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Articles by natural health author Paul Fassa
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Enforcing Glyphosate's Carcinogenic Label May Crack Monsanto's PR Insulation
by Paul Fassa
(The Best Years in Life) Now that the dust has settled, it appears that even mighty Monsanto won't be able to overturn the WHO's International Agency for Research on Cancer (IARC) recommended classification 2A of probable carcinogenicity for glyphosate, the active ingredient in the world's most popular weedkiller, Monsanto's Roundup.
Monsanto had attempted to blur the distinction between 2A and 2B (possibly carcinogenic) by maintaining glyphosate was “possibly” carcinogenic, which they said is no big deal since there are many other items in daily use that are possibly carcinogenic. But that was a complete lie. It's 2A folks, and that means probably, not possibly. Look up the dictionary definition difference.
As a matter of fact, lead IARC researcher Aaron Blair told Harper's Alexander Cockburn the only debate within the committee was whether glyphosate should be considered category 1, known human carcinogenic, or considered 2A. Only two imperfect state epidemiological studies, Iowa and North Carolina, kept glyphosate from being deemed category 1.
California May Be Wiser With Glyphosate Carcinogenicity than Vaccine Choice
California's Proposition 65 (Prop. 65) is as strict as it gets at warning about carcinogenic toxins with prominent labels on foods or chemicals in the USA. Although even that's not enough, at least it's better than most states, because it's enforceable by law.
The lead agency for enforcing Proposition 65, the California Office of Environmental Health Hazard Assessment (OEHHA), has announced plans to list Tetrachlorvinphos, parathion, malathion, and glyphosate as known to the state to cause cancer for purposes of Proposition 65 enforcement.
President of California's nonprofit Environmental Law Foundation, James Wheaton, has been a plaintiff in Proposition lawsuits for 18 years. He told the LA Times that carcinogenic warnings themselves don't mean much to most since they involve obvious items like paint thinners and home use insecticides. But more pay attention when food items are affected.
Well, glyphosate affects food. And they don't have to be GMO crop foods. Some major non-GMO grain producers have been using glyphosate to desiccate (dry) grains, wheat and oats mostly, to expedite earlier than normal harvesting. So hello to the your carcinogens in your food Mr. and Mrs. America.
Prop. 65's carcinogenic listing could hinder Monsanto and their biotech cohorts who now also use glyphosate based herbicides since Monsanto's glyphosate patent expired. The products are not banned. Choices remain. But tort (lawsuit) litigation can be pursued against violators of Prop. 65 for plaintiffs who are damaged by the products that are on its list.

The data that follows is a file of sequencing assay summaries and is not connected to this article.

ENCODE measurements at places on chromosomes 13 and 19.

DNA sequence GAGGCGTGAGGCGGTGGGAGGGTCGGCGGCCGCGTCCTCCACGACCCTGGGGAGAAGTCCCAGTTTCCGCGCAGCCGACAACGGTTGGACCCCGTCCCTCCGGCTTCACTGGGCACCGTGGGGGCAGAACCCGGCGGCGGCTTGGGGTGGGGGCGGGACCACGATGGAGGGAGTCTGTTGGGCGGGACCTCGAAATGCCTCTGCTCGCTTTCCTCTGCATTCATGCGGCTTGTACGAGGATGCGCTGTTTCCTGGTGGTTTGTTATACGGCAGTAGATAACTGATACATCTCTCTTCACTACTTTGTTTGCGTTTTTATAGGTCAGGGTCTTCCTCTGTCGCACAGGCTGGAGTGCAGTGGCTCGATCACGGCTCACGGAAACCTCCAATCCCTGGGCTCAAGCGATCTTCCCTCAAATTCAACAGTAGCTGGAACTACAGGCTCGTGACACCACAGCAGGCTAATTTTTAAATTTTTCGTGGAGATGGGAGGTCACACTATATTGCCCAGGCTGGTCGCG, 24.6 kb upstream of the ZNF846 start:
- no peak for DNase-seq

Herbicide liability precedence was established by the Supreme Court's 2005 decision on Dow's appeal with the Bates v. Dow Agrosciences LLC case: “The mere fact that a product was regulated and the mere fact that the product complied with that regulation did not protect the manufacturer from a common law tort action. Compliance with regulations was considered a minimum requirement of manufacturers.”
Now even if a product is registered for use by one our corrupt federal agencies, it's okay for individuals to sue manufacturers of those products. Prior to this decision, defending poison makers had cause to throw lawsuits out of court with the logic that a federal agency registered it for use as directed.
And with California's Prop. 65, it's even worse for the poison makers. James Wheaton also explained how under federal law, “The chemical is innocent until proven guilty, and no action occurs. But under Prop. 65 the presumption of guilt is flipped.” Simply put, the chemical company has to prove the levels used are absolutely safe.
And from France there is more good news. A French court of appeals recently upheld the 2012 decision against Monsanto with grain farmer Paul Francois's compensation for neurological disorders from its pre-Roundup herbicide Lasso, which had used a different active ingredient from glyphosate.
And viva la France, French Ecology Minister Segolene Royal announced a ban on over-the-counter sales of the Monsanto weedkiller Roundup after the IARC category 2A probable carcinogenic announcement.
Sources for this article
Paul Fassa started looking into natural health to overcome his unhealthy lifestyle. Then he developed more interest as he researched his articles for Natural News and Align Life.